High Fens-Eifel Nature Park
Home of the beaver and wild daffodils
Admire a yellow sea of daffodils, look out for beaver, roe-deer and dippers and take in breath-taking views at the High Fens Nature Park.
Upland moor and reservoirs, forested mountainsides, deeply carved valleys, millennia-old caves and impressive biodiversity: the High Fens-Eifel Nature Park straddling the German-Belgian border is a true paradise for nature-lovers. Here, nature is being left to its own devices to provide a wild and beautiful spectacle for visitors.
One particular highlight for visitors to the High Fens-Eifel Nature Park are the evocative wild daffodil-filled valleys of the Olef, Perlenbach and Fuhrtsbach rivers. The flowers had previously all but disappeared, having been displaced by spruces and other non-indigenous plants following the Second World War. But thanks to the committed efforts of conservationists, the valleys have been restored to their natural state and are now filled with broad-leaved species once again. This means that visitors can come every spring to admire the dazzling spectacle of a sea of yellow flowers.
Encountering rare animals and plants on tours taking in the wild side of nature
The restored natural landscape has been re-colonised by many rare species of flora and fauna. If they are lucky, visitors can spot the starling-sized dipper, which is recognisable by its white breast and its fondness for swimming and diving. The very rare violet copper butterfly, which has been around since the Ice Age, has also made its home in the daffodil glades. The park organises guided tours and visitors can also admire the sea of flowers at their own pace on a network of paths. Rivalling the daffodils in the brightness stakes is the gorse, known locally as “Eifel gold”. It emerges in early summer to produce a sea of golden-yellow flowers. The best place to see it is on the Dreiborn Plateau to the south of the Urft reservoir. Walkers should keep their eyes peeled here for glimpses of roe-deer, a stealthy fox or the shy wild-cat between the bushes.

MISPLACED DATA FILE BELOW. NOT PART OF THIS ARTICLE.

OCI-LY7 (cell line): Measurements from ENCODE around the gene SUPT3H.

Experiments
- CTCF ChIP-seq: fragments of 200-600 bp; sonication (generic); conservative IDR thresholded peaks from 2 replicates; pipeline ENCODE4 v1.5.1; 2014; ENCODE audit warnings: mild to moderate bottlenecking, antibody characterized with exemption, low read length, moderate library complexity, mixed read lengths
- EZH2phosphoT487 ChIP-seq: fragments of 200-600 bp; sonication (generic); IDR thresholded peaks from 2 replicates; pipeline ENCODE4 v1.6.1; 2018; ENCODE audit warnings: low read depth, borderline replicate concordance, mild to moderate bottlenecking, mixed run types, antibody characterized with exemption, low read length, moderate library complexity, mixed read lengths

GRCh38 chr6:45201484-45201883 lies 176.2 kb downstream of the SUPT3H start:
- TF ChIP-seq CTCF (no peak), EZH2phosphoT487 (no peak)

It is also well worth climbing one of the many mountain ridges for fantastic views of distant landmarks and of the glistening lakes below. The best look-out points are the designated “Eifel views”, which offer nature park visitors a welcome rest while they gaze at the beautiful landscape. One inhabitant of the High Fens-Eifel Nature Park which can only be found on low ground is the industrious beaver. Recently re-established within the park, the animals build their lodges by the river-banks and are also able to find enough wood for their expertly constructed dams. A group of beaver families is doing particularly well on the Rur river.
Close to the Rur is the Wildniswerkstatt Düttling centre in Heimbach. This 100-hectare wilderness area provides fun-filled activities for kids and teenagers. Day-long projects and wilderness camps are regularly organised in the forests and meadows, and there are a number of well-developed hiking paths. Many of the activities are accessible to all.